“There were two shows that I did in television that had reverberations far beyond what you’d expect from the venue and the possibilities,” Fried said during a 2013 Q&A with StarTrek.com. “One was Star Trek, and the other was Roots. There was an atmosphere, doing both shows, that these were a little special and certainly more important than most shows. So I’m not totally surprised, but the enormity of Star Trek is a little bit startling and wonderful.”
Born in Manhattan on Feb. 13, 1928, Fried was raised in the Bronx by his father, Samuel, a dentist, and his mother, Selma. He credited his mom’s side of the family for his musical talents. Her father, a trombonist, earned passage for the family to America as a traveling musician in Eastern Europe. And Fried’s aunt was a pianist who provided live music for silent movies.
“She was one of these perfect-pitch types of people who could hear and reproduce anything,” he said. “I studied with her, and because they forced me to take piano lessons, I got my revenge by being the world’s worst pianist.”
His love of music grew after Fried entered New York’s High School of Music & Art and was assigned the oboe. He took to that instrument and the tenor sax, then enrolled at Juilliard as an oboe major.
In 1948, Fried began a three-year stint as the English hornist for the Dallas Symphony Orchestra. Following gigs with the Pittsburgh Symphony Orchestra and a return to Dallas, he returned to New York to perform with The Little Orchestra Society.
Fried was playing baseball in the Bronx for a club team called The Barracudas when he met a kid who “wasn’t a very good athlete” but still wanted to play. Fried encouraged his teammates to let the guy join in, and they became friends.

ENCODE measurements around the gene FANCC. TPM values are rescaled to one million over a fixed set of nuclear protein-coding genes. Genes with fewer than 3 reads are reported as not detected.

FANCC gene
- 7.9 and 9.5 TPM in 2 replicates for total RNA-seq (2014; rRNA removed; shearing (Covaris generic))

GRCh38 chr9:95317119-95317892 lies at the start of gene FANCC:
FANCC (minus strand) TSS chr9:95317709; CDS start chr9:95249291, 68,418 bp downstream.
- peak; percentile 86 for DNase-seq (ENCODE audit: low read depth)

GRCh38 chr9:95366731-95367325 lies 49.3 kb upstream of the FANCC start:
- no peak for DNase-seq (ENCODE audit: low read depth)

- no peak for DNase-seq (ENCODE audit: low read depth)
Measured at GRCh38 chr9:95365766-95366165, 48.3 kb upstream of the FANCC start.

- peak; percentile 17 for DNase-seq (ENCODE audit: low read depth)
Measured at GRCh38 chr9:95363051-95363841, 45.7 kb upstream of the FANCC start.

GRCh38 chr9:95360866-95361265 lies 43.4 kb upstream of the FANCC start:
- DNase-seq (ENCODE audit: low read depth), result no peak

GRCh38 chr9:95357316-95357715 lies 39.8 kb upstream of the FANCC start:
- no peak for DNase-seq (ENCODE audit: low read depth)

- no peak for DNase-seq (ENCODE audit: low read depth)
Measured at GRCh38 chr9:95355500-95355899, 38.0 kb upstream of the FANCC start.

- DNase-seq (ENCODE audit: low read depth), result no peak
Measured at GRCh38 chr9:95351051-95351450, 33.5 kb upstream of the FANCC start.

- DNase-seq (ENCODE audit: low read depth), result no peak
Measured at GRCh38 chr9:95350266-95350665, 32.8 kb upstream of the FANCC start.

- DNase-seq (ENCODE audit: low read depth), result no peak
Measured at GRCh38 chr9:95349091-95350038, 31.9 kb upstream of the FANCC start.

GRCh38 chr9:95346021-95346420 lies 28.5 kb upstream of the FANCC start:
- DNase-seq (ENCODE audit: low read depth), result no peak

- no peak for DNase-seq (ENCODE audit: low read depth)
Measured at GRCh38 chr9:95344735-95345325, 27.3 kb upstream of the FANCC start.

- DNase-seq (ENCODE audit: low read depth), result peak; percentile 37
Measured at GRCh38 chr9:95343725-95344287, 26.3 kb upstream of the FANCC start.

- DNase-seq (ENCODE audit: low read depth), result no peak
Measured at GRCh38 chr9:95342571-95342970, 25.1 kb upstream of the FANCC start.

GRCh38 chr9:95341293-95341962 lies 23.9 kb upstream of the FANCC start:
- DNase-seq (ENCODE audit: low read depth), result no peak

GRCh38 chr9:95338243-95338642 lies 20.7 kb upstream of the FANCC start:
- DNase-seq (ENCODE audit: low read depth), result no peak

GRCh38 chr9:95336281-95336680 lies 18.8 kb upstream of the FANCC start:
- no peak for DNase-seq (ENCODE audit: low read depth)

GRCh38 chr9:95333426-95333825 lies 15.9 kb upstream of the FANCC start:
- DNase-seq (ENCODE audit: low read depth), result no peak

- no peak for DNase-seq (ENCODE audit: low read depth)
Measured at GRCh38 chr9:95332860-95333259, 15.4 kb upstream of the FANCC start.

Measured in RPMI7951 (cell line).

“This turned out to be Stanley Kubrick,” Fried said. “He found out that I was a musician. He saved his pennies. He made a short [film] that was actually quite good. And I think I was the only musician he knew. He said, ‘Hey, Gerry, you know how to write and conduct movie music?’ ‘Sure,’ I said, ‘I do it all the time.’ I spent the next three or four months going to about 20 movies a day to learn what to do.”
Fried’s crash course resulted in the music for Day of the Fight (1951), about middleweight Walter Cartier preparing for a bout. Bought by RKO-Pathe, the 16-minute film would help launch their show business careers.
Fried came to Los Angeles and worked on Terror in a Texas Town (1958), starring Sterling Hayden of The Killing and written under a pseudonym by Dalton Trumbo; filled out the scores for episodes of such shows as M Squad, Wagon Train and Riverboat; and often collaborated with Corman.
Fried went on to work on other series like Gunsmoke, Ben Casey, My Three Sons, Mannix, The Flying Nun, It’s About Time and Police Woman and other films like Dino (1957), I Bury the Living (1958), Cast a Long Shadow (1959) and Soylent Green (1973).
He received three more Emmy noms, for his compositions for the telefilms The Silent Lovers in 1980 and The Mystic Warrior in 1984 and for the miniseries Napoleon and Josephine: A Love Story in 1987.
More recently, Fried taught at UCLA and played the oboe with the Santa Fe Great Big Jazz Band and Santa Fe Community Orchestra. The oboe is “the instrument of passion. It somehow gets into people’s guts,” he said.
In addition to his wife, survivors include his children, Daniel, Debbie, Jonathan and Josh; six grandchildren; and two great-grandchildren. His son Zach died from AIDS in 1987 at age 5 as the result of a blood transfusion.
This article originally appeared on The Hollywood Reporter.